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CaneSIG: Modelling Cane Railways

Modifying the Colonial Baldwin 0-4-0

neither confident about my metal working skills nor wanting to tackle representing rivets, etc. Fortunately, while most of the steam locos used in the sugar industry had been delivered with riveted construction, repairs and modifications would likely have been welded. As the deadline for installing the dioramas fast approached I decided to use styrene for the uprights and `welded' panels. The result was a cab the same size and shape as the original but with right angle stock corner posts (albeit oversize) for roof supports.

This model started as a Colonial Model Railways Baldwin saddle tank kit in HOn30 (drawing below, 3.5 mm to the foot with a 9 mm gauge N scale mechanism). However, it looked too American for a cane loco, primarily due to its closed cab and bell.

The first step was to leave off the bell and fill in the hole with putty. A diamond-style smoke stack from my parts box (likely from a Roundhouse Shay detailing kit) was epoxied in place. Stacks like this helped minimise cane fires.

The tropical-style cab was more difficult. Open cabs on cane locos such as Pleystowe Mill's Fowler 0-4-2 (above) provided the inspiration but appeared likely to be too fragile unless built in brass... and I was © A C Lynn Zelmer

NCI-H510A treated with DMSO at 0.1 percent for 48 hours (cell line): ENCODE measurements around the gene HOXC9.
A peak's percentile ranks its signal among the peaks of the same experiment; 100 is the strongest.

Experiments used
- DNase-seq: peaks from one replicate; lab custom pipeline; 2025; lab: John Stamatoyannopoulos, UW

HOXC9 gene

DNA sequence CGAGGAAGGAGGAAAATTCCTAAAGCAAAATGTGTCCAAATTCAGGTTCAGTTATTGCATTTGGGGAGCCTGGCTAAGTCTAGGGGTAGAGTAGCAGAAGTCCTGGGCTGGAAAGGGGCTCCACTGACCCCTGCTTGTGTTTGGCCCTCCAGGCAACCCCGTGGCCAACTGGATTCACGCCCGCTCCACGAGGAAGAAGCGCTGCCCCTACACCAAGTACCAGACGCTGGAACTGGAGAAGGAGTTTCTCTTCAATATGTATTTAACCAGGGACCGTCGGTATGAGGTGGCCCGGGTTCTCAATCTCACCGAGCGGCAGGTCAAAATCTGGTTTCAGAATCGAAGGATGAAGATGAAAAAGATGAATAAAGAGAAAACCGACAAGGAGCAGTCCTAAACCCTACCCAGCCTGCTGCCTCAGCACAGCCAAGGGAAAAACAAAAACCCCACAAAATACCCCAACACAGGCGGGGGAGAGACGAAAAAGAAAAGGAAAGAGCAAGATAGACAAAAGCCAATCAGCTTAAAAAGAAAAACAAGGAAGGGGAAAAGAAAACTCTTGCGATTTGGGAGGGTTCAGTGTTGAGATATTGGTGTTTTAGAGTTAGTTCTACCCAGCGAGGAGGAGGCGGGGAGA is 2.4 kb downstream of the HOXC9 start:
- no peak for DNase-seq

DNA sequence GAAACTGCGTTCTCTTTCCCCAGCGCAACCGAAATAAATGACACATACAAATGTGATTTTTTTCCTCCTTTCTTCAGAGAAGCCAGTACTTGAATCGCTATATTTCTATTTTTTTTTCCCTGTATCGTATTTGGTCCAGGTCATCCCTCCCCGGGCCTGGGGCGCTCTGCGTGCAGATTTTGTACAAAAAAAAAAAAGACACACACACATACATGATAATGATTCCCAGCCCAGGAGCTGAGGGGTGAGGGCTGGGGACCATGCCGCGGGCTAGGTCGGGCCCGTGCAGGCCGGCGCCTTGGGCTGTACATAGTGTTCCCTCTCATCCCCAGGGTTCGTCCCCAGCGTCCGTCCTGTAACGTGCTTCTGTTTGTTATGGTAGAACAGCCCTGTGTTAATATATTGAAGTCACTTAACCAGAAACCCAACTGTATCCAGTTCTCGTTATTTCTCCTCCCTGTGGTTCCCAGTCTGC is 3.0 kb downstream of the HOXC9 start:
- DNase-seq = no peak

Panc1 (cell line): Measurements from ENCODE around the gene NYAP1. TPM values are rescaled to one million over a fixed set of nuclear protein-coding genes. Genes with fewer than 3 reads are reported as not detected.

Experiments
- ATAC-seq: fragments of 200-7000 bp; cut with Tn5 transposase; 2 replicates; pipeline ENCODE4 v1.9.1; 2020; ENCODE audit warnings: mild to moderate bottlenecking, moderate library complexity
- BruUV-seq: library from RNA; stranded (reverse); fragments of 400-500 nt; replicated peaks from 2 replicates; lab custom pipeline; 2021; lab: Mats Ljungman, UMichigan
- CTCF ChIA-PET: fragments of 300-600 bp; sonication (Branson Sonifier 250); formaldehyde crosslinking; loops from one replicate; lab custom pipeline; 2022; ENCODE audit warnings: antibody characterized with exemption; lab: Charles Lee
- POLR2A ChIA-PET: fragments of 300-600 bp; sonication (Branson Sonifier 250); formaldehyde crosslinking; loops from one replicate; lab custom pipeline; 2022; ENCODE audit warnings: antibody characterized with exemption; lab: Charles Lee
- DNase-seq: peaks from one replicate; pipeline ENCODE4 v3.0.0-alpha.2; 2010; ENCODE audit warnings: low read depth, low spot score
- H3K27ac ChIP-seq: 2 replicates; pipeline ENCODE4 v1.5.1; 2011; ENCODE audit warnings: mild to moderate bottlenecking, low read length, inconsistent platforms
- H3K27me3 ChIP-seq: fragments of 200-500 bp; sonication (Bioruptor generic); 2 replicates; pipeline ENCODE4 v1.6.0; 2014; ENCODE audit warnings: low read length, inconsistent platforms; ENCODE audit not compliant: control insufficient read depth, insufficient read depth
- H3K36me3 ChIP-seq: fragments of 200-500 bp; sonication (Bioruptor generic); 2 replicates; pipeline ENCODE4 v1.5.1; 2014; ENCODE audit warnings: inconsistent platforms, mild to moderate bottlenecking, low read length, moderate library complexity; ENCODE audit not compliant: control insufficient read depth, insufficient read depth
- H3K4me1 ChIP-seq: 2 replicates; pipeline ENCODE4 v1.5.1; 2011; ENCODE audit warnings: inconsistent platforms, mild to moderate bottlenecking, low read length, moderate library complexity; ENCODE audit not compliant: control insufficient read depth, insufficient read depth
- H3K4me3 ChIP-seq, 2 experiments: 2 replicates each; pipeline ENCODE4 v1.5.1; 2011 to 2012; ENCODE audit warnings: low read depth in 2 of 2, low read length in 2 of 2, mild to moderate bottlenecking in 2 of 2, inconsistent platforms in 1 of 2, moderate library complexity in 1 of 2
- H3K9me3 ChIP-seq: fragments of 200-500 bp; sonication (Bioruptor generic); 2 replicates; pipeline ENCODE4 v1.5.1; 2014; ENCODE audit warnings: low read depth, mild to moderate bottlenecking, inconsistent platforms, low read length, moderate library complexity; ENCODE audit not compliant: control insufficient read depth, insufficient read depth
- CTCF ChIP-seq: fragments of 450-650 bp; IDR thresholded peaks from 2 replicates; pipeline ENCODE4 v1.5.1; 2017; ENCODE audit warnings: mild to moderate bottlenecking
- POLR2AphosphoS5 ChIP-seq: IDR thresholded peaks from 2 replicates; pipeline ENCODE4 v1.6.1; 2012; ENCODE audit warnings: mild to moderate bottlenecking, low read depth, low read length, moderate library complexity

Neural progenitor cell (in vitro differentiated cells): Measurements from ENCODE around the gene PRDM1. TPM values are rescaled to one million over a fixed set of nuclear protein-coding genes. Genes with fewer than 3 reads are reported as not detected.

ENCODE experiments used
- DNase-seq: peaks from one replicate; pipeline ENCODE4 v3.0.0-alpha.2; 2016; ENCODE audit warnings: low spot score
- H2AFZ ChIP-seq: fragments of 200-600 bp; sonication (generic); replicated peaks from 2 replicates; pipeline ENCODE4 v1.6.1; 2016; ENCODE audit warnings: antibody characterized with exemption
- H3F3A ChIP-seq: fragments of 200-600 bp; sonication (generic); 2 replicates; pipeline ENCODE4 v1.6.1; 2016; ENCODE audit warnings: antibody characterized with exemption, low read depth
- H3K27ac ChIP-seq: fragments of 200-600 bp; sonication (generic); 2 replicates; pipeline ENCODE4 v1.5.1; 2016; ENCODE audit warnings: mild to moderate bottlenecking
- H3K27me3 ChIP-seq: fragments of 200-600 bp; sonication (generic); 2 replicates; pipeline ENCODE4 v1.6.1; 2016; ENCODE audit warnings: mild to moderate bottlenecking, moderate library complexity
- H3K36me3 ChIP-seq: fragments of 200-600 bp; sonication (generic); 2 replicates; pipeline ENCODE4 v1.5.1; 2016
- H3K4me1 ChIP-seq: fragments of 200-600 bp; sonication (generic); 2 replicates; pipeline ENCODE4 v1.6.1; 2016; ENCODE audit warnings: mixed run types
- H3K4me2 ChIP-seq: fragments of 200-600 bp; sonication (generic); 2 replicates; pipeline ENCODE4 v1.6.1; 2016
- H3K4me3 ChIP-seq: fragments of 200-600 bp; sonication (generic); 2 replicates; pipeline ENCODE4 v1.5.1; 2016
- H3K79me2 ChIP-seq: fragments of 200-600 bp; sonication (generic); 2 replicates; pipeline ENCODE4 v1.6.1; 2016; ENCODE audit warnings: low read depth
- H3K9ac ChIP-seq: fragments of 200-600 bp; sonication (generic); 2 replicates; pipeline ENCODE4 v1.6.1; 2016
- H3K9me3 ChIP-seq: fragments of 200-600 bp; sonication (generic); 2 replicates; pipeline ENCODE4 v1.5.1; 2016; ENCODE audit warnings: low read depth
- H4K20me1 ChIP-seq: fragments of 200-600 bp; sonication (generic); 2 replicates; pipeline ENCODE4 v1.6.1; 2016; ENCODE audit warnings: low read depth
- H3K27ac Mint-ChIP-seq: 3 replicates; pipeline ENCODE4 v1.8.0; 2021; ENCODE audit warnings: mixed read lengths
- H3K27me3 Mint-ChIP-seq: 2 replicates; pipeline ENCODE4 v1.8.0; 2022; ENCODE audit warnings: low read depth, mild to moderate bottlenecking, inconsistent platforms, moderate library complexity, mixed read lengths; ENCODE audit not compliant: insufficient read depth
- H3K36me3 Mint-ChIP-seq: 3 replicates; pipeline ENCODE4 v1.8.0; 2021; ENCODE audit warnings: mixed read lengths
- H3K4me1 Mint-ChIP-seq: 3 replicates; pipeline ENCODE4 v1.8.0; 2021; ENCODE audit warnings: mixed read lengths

The black pieces in these photos are ~1 mm angle stock and are very flexible, even in short lengths. The `door' end of the side panels and the tops of the front and back panels could also have had angle braces to be more realistic but that is only apparent in the construction photos and wouldn't have added significant strength to the model. On the other hand HO scale 2 x 8 bracing on the bottom of the side walls is critical to keeping them square and in place. The white components, except for the HO scale 2 x 8 braces, are cut from .010" (roof and sides) or .020" (back and front) styrene sheet using the original cab as a pattern. The cab was test fitted at every stage of construction and cab components assembled in place to ensure fit and squareness. Styrene cement applied with a small brush was used for fixing the styrene parts.

Modifying the Colonial Baldwin 0-4-0: 1

August 2002

CaneSIG: Modelling Cane Railways Tolerances were tight and the construction seemed flimsy but the result is actually quite sturdy. Sacks of coal or a stack of wood, plus tools for handling qould also have been appropriate but wouldn't likely have been visible on the museum diorama where this loco was headed.

The cab is being held on the locomotive frame by friction and Blu-Tack (a putty-like reusable adhesive) while the roof is being glued. This ensures that the completed cab will fit in the slightly off-square frame.

When the cab assembly was complete the model was disassembled to be washed and dried for painting. The cab was then epoxied in place and the model handpainted and weathered. A driver, minus his toes to fit in place, and a tow rope wound around the front footplate completed the model.

Australia's Colonial Model Railways went out of business in 2001 but Chivers Finelines (UK) made the kits and have indicated that they may supply them again in the future. Other kits in the series included a Fowler 0-4-0 and the Australian-built Bundaberg Fowler 0-6-2.

© A C Lynn Zelmer

Modifying the Colonial Baldwin 0-4-0: 2

August 2002

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